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Months later, Mercy not actively seeking new local president

In leadership team changes, hospital eliminates two vice president roles

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Eight months after an interim leadership team was installed at Mercy Springfield Communities, the health care system is not actively seeking a new local president, according to an official.

In September, Mercy Central Communities Regional President Jon Swope temporarily took over for Dr. Alan Scarrow. Health system officials in November announced Scarrow was removed from the president role and that Swope would serve in the interim “for the foreseeable future.” Scarrow, who took the president post in early 2015, stayed on as a full-time neurosurgeon.

In an emailed statement on May 8, Mercy Springfield Communities spokeswoman Sonya Kullmann delivered a similar message.

“There is no search currently underway for a permanent president of Mercy Springfield Communities,” Kullmann said via email. “Jon Swope is serving as the interim president for the foreseeable future.”

CMS scrutiny
Swope, who was unable to be reached for comment, took over as interim president during a tumultuous time for Mercy Hospital-Springfield. 

Staff at the hospital, 1235 E. Cherokee St., came under fire last year from allegations of abuse or neglect of four patients in the emergency and psychiatric departments.

The Centers for Medicare and Medicaid Services threatened to terminate Mercy Hospital-Springfield’s Medicare agreement while a safety investigation was ongoing. At the time, Mercy fired 12 health care providers, alluding to a lack of treating “patients and visitors with dignity and compassion, even in highly tense situations.”

CMS eventually rescinded its threat of withholding reimbursements, formally an “immediate jeopardy” status, when federal officials determined Mercy sufficiently corrected its “condition-level deficiencies.”

“Mercy Hospital Springfield is in full compliance with state and federal standards,” Kullmann said on May 8. “State surveyors, during their last visit, identified some of our processes and procedures as best practices and will be sharing those with organizations across the state.”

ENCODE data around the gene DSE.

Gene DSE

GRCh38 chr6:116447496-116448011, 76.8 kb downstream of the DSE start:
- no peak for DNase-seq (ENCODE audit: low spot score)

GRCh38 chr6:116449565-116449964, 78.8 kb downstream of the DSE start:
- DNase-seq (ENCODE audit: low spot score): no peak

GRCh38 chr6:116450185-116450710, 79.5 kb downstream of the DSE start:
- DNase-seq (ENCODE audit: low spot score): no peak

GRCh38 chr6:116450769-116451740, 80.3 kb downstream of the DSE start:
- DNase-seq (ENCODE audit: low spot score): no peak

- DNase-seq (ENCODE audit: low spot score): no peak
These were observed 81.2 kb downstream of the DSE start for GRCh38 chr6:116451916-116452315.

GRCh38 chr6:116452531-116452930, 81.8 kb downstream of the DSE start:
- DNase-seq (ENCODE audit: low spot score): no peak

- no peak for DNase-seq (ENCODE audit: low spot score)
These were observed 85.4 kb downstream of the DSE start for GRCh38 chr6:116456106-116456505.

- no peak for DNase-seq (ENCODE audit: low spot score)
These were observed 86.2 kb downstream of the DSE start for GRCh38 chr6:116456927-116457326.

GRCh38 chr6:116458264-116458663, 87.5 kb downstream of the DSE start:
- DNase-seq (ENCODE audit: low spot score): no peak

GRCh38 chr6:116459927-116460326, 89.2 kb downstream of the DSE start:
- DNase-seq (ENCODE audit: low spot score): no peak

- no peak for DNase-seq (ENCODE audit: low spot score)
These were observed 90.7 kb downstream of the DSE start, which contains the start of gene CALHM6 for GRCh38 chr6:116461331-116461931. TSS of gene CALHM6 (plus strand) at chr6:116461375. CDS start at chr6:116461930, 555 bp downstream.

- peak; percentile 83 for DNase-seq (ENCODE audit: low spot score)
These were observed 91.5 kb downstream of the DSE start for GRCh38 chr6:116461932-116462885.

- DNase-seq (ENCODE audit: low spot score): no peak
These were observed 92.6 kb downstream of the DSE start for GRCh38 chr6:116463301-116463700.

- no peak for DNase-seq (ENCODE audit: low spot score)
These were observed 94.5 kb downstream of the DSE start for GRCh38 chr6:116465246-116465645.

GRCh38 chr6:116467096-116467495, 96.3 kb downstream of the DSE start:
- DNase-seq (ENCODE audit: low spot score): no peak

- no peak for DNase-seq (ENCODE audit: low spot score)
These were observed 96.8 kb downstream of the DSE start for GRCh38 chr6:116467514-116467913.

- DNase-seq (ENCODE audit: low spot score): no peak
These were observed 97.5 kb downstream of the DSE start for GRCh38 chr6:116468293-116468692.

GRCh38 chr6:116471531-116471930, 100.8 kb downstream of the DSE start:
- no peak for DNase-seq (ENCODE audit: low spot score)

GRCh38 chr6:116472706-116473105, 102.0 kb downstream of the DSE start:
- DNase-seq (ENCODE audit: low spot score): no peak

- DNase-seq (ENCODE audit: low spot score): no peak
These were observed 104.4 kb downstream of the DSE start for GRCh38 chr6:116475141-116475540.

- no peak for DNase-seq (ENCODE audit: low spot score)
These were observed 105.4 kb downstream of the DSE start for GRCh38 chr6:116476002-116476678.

Executives removed
Separately, Kullmann confirmed a leadership transition occurred recently.

Resulting from an organizational structure review, she said two vice presidents “will no longer be serving as part of the Mercy Springfield leadership team.” She declined to disclose the names of the executives, citing personnel policy, or say whether they stayed on in other roles.

In calls to Mercy’s administrative office, Springfield Business Journal learned Kevin Rash and Eric Fuhr, who previously held vice president positions, are no longer employed by the hospital. Both Rash and Fuhr did not respond to SBJ’s contact attempts through social media. SBJ could not confirm the timing of their exits.

An SBJ story from 2016 identified Rash as vice president of surgery integrated clinical services. Rash’s LinkedIn profile currently is listed as unavailable.

According to SBJ archives, Fuhr accepted the position of vice president of operations and surgical specialties in 2012.

Kullmann said the leadership change took effect in early April after Mercy officials identified a need for its vice presidents to focus directly on their areas of expertise.
 
“In general, the vice presidents whose responsibilities cross both the hospital and clinics are focusing on entire service lines like heart or musculoskeletal,” Kullmann said. “The rest of the vice presidents are focused on either the hospital or the clinic – a traditional model – and are using their expertise to improve things like primary care and emergency care.”

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